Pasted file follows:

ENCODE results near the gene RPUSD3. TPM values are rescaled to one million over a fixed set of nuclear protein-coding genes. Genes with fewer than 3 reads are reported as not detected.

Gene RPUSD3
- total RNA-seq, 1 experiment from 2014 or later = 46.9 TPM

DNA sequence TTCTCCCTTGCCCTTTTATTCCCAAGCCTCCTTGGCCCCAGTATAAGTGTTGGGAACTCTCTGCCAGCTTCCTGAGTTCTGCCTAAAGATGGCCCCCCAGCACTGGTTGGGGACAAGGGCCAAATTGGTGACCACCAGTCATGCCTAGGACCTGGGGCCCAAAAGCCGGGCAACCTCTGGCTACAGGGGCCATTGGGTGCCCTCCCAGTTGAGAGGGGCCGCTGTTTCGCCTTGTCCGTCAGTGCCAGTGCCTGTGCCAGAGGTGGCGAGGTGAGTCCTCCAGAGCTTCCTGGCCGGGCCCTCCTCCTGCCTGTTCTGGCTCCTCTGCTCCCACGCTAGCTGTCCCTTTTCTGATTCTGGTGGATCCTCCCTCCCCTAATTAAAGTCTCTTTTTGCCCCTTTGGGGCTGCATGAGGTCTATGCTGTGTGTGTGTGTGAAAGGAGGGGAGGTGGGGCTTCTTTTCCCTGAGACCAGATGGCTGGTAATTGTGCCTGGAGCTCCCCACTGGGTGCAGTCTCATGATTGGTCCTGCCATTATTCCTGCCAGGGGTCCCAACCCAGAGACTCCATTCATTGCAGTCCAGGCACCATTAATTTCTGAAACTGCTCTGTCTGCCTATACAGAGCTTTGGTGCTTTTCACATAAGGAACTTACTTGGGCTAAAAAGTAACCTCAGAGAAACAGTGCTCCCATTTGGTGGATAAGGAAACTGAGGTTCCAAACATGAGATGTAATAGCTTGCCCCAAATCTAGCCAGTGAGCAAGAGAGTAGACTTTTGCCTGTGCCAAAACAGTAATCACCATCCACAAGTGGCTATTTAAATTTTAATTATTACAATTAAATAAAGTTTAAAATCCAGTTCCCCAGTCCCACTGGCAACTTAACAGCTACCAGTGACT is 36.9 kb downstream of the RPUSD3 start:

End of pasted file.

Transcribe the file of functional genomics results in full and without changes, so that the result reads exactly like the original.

ENCODE results near the gene RPUSD3. TPM values are rescaled to one million over a fixed set of nuclear protein-coding genes. Genes with fewer than 3 reads are reported as not detected.

Gene RPUSD3
- total RNA-seq, 1 experiment from 2014 or later = 46.9 TPM

DNA sequence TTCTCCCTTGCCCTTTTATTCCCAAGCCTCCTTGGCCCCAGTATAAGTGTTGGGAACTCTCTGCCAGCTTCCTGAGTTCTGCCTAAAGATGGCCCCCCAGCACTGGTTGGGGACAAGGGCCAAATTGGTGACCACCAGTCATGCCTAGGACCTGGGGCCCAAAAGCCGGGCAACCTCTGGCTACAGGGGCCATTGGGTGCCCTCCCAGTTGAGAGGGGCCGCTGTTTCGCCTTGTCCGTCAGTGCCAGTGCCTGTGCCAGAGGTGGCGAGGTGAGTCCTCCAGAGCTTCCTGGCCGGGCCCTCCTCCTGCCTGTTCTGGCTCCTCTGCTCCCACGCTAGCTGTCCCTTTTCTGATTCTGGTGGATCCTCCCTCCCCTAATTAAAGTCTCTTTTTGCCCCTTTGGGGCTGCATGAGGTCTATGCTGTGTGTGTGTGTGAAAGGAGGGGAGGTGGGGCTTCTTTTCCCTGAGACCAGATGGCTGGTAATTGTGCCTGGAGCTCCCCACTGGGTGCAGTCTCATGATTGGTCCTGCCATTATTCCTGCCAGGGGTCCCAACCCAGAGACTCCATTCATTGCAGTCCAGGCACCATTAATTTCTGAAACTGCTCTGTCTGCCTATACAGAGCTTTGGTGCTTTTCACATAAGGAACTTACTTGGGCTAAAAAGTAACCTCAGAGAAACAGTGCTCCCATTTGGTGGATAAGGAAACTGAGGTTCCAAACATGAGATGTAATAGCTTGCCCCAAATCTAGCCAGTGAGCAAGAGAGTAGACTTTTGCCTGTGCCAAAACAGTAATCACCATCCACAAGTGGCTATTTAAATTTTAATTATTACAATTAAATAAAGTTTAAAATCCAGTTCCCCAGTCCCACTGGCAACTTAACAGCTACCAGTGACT is 36.9 kb downstream of the RPUSD3 start: